I also don't think it's fair of people to blame some people for making them not want to go veg. If someone doesn't want to go veg, that is THEIR own doing, somebody may have turned them off of it, but in the end, if they had really cared and were interested, they would not have blamed their own shortcomings on people that are simply a bit more vocal and "nutty" in their approach. I think at that point, it starts to become a blame game where animal rights people are blamed for people not wanting to go veg because these people don't want to reevaluate their lifestyle choices nor do they want to feel guilty about not going veg.

 

I agree with this with any social justice issue.  . 


Edited by Irizary - 7/13/12 at 9:47am

"If you want to know where you would have stood on slavery before the civil war, don't look at where you stand on slavery today, look at where you stand on animal rights." - Paul Watson.

 

Every animal you eat
was running for her life

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"If you want to know where you would have stood on slavery before the civil war, don't look at where you stand on slavery today, look at where you stand on animal rights." - Paul Watson.

 

Every animal you eat
was running for her life

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post #22 of 34
Quote:
Originally Posted by Irizary View Post

 

My question about this is - why is it actually so disturbing?  Probably everyone who was disturbed by it has no problem holding an actual, recognizable chicken leg or wing or breast in their hands and taking bites out of it.  Or a cow's rib.  Or carving up an entire, recognizable turkey at the table at Thanksgiving.  I don't know if pepperoni is made out of cow legs, but if it is, what's really the problem?  It's slices of cow regardless.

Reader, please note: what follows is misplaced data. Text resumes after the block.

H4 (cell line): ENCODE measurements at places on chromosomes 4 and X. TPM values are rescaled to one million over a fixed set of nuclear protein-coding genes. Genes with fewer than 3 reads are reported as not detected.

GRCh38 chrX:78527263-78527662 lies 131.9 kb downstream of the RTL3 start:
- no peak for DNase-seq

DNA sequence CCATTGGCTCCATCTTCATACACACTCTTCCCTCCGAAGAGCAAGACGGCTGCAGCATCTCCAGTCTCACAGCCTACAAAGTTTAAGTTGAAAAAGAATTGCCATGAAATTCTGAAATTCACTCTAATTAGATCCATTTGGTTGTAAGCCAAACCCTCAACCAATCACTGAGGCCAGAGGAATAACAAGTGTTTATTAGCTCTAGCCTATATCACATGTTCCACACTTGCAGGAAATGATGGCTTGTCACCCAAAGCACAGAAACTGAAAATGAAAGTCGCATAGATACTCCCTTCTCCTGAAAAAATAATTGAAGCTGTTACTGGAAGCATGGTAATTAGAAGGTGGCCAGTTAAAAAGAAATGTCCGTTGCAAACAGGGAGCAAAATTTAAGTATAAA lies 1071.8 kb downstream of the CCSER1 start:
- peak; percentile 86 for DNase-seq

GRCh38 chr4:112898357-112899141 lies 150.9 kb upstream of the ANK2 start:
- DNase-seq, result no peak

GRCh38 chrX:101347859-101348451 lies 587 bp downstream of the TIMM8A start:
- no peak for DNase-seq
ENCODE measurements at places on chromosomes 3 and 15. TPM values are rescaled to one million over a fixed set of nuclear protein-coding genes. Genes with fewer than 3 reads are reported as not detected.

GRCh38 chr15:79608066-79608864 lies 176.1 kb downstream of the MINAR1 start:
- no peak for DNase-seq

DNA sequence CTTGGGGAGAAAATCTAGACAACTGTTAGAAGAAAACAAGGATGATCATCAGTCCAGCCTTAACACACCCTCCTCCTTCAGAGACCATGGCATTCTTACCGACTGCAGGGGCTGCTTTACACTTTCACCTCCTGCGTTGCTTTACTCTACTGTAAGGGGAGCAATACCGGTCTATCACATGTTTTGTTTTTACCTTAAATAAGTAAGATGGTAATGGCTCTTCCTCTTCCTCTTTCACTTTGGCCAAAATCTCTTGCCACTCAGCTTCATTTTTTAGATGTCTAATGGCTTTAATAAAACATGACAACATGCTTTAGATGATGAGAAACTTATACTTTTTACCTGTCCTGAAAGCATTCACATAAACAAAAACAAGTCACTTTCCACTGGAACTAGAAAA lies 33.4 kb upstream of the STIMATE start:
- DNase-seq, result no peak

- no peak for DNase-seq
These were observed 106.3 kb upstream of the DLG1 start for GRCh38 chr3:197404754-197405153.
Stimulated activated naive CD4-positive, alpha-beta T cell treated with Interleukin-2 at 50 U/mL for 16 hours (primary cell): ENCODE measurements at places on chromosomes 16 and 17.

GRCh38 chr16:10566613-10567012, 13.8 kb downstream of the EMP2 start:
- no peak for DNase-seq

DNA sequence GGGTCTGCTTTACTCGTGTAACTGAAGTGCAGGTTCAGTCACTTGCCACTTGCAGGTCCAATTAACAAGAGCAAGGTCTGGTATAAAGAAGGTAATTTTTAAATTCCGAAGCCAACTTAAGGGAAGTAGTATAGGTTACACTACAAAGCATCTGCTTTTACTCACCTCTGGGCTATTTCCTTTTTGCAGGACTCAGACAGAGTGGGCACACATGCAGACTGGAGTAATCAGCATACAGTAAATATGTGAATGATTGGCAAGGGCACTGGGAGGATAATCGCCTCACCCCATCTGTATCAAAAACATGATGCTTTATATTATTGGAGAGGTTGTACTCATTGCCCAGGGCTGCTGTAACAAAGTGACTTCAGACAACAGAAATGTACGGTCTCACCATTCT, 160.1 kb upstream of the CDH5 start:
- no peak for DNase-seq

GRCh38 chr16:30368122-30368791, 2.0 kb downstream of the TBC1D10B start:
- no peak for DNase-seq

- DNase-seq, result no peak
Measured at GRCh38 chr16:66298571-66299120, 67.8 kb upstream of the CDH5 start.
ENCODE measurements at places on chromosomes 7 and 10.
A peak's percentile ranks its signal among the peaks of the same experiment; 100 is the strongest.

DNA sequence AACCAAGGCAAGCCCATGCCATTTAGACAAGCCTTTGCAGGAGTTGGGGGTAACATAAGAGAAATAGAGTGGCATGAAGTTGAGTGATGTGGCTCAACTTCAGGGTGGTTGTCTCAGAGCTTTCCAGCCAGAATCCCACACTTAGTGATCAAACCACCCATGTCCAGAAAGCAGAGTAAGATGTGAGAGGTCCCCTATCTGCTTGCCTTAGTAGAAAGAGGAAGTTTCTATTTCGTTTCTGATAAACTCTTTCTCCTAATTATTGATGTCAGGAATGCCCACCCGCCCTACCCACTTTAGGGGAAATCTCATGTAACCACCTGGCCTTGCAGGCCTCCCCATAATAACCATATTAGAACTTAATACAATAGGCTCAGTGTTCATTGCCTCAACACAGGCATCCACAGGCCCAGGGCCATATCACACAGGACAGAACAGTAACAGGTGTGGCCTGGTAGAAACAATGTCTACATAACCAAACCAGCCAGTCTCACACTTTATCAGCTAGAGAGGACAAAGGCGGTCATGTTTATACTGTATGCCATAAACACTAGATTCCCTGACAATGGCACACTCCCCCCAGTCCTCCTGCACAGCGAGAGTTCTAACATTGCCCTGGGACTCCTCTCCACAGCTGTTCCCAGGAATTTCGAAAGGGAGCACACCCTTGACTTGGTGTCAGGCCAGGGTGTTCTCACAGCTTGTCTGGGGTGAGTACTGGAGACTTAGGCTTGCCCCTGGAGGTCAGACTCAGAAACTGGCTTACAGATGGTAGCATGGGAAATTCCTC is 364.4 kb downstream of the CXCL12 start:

I don't think this is the best way to bring up vegetarian lifestyles to meat eaters - not while people are eating. It's the sort of comment that makes people say, "Oh man, here's an extreme vegetarian - all vegetarians must talk like this." Also, I don't honestly think pepperoni is cow legs - I mean, I'm not sure, maybe it could be, but I doubt it. 

 

I have discussed the fact that meat is animals with vegetarians, but I do it at times other than when people are already eating meat, because I don't like to be grossed out when eating, so I assume others don't as well. Like once I was eating broccoli and someone told me, "You know how many bugs they find in broccoli!" I felt that was rude since I was eating and it really put me off to broccoli for a long while.

 

I feel like if I say, "Hey that's chopped up cow" to someone when they're eating, all they'll remember is me saying something they don't like and they won't actually digest the actual "You should go vegetarian" part of the issue. 

 

If I'm talking to someone about veggie eating, I just don't want to seem rude, for fear of turning someone off to the whole idea.